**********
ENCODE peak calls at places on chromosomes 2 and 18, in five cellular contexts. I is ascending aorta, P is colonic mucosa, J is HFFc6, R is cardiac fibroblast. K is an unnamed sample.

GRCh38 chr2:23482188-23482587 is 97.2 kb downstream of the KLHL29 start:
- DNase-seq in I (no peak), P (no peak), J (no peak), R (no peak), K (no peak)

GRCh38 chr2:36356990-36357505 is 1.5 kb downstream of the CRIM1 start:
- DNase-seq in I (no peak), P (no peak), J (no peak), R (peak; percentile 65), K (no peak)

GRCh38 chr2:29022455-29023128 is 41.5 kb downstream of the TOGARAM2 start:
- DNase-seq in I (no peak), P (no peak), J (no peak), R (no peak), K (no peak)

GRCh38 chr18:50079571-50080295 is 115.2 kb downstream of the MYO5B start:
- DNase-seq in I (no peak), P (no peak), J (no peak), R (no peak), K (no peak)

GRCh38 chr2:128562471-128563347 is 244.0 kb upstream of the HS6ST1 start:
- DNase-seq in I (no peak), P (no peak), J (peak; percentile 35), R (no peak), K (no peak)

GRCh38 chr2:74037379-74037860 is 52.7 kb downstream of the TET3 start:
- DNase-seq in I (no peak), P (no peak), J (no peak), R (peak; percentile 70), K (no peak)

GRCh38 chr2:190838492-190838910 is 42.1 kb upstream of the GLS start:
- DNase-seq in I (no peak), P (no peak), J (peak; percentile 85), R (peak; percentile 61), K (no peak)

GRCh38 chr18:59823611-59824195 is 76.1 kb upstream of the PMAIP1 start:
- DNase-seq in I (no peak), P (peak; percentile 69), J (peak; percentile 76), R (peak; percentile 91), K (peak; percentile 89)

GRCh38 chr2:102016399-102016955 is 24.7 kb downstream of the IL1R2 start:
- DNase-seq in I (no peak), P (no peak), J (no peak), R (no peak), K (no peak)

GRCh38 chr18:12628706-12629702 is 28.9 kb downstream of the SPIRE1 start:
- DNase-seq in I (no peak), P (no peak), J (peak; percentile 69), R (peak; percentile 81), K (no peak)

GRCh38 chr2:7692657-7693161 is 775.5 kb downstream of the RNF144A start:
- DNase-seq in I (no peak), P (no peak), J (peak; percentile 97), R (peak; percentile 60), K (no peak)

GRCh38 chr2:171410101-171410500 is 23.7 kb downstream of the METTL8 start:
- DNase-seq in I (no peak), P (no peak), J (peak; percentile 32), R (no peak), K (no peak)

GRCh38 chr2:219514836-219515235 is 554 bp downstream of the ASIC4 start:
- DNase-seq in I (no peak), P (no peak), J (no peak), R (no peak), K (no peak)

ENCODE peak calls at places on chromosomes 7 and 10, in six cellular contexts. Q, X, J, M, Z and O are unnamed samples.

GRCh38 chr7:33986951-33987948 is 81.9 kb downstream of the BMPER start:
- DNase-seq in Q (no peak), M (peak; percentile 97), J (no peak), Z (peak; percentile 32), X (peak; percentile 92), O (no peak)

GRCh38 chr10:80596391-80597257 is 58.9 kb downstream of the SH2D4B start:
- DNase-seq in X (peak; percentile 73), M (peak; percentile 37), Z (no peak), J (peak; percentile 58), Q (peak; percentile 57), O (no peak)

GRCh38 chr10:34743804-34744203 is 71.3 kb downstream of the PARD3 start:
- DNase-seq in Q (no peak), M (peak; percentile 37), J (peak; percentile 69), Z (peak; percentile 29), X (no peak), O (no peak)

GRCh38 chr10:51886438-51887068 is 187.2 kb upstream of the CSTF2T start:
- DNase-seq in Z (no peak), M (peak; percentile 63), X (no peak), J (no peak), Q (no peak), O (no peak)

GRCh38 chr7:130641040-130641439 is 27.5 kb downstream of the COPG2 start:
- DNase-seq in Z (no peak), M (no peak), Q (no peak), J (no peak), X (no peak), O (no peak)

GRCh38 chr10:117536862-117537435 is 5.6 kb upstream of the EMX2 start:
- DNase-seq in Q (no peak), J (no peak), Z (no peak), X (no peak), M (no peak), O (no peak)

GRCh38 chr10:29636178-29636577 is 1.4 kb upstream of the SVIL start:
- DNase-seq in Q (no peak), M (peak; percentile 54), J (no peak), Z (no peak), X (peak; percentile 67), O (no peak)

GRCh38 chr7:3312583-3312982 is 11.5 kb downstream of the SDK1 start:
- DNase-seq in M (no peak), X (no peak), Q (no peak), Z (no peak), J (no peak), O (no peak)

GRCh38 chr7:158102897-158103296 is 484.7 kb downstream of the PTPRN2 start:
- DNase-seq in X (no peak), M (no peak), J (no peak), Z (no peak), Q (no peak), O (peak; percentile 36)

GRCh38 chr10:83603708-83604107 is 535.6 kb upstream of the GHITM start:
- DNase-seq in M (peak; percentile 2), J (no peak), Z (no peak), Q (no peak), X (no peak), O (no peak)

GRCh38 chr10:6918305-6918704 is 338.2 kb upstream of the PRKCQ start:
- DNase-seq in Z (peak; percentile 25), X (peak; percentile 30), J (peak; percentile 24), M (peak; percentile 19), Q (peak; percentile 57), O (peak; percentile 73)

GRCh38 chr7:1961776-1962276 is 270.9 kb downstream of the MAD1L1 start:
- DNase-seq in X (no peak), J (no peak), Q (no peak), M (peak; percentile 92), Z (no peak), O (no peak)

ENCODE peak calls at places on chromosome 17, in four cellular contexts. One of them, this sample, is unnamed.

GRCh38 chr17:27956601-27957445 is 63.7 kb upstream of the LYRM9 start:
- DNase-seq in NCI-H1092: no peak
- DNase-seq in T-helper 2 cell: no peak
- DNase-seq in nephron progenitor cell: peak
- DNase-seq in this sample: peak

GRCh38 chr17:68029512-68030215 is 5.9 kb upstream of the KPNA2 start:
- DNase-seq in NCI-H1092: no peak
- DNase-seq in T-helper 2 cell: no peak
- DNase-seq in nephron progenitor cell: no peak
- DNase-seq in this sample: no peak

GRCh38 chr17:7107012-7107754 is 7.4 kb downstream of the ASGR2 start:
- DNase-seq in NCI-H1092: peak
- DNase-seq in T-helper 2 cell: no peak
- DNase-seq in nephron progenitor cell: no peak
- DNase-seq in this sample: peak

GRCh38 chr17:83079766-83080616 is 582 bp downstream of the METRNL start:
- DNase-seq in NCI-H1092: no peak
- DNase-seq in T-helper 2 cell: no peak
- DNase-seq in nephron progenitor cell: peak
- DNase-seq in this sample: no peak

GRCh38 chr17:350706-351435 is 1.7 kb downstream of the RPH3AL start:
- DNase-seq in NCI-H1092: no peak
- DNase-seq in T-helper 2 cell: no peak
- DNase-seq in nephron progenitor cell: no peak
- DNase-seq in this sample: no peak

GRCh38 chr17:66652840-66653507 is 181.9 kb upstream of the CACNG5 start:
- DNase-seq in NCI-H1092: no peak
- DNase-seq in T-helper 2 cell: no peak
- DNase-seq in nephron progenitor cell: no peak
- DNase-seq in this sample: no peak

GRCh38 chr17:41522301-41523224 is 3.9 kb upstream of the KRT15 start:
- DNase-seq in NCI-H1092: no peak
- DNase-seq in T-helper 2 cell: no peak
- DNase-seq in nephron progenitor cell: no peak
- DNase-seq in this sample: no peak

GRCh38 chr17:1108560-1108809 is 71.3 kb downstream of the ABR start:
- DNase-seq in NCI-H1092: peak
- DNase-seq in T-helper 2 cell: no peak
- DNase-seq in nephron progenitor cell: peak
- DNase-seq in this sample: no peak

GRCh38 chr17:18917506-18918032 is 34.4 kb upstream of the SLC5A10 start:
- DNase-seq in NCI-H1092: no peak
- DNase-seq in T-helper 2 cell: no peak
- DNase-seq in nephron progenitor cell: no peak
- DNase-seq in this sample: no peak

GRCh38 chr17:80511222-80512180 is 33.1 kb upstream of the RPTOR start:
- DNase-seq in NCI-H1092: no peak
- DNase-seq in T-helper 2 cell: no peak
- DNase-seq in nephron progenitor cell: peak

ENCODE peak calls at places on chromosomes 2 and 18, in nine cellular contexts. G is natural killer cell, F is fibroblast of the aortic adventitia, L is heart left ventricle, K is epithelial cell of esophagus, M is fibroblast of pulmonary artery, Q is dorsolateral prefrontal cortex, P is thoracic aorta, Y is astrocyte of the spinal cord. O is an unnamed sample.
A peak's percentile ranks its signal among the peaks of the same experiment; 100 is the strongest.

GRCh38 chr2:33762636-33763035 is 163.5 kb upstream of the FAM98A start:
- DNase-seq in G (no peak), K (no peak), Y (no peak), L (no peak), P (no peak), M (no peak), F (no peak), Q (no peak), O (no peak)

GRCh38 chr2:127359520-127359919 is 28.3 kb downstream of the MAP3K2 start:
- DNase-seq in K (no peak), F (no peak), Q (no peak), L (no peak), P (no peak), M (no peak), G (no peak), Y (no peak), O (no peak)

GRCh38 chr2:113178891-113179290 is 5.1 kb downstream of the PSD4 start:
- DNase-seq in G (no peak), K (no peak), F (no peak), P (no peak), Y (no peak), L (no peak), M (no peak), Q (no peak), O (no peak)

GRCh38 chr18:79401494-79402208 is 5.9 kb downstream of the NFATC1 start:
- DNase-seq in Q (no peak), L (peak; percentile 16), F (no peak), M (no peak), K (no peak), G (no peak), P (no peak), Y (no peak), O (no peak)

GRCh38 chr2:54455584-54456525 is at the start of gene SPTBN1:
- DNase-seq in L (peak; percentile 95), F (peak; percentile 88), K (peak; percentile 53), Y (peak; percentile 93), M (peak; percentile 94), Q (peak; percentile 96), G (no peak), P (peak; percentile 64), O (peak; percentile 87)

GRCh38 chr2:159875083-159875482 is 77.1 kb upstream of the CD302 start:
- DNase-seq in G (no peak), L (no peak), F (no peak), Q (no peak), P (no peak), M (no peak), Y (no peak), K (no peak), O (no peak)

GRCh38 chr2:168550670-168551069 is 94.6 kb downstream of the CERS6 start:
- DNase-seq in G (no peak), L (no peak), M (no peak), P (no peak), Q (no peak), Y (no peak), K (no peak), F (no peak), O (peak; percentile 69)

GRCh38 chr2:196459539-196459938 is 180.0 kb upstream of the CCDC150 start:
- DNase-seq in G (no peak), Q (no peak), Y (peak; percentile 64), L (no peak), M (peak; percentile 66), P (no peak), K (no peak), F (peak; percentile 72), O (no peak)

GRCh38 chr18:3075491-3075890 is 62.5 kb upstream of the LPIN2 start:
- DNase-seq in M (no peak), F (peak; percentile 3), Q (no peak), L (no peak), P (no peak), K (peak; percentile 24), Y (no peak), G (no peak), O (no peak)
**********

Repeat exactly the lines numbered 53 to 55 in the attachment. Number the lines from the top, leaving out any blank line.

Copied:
ENCODE peak calls at places on chromosome 17, in four cellular contexts. One of them, this sample, is unnamed.

GRCh38 chr17:27956601-27957445 is 63.7 kb upstream of the LYRM9 start:
- DNase-seq in NCI-H1092: no peak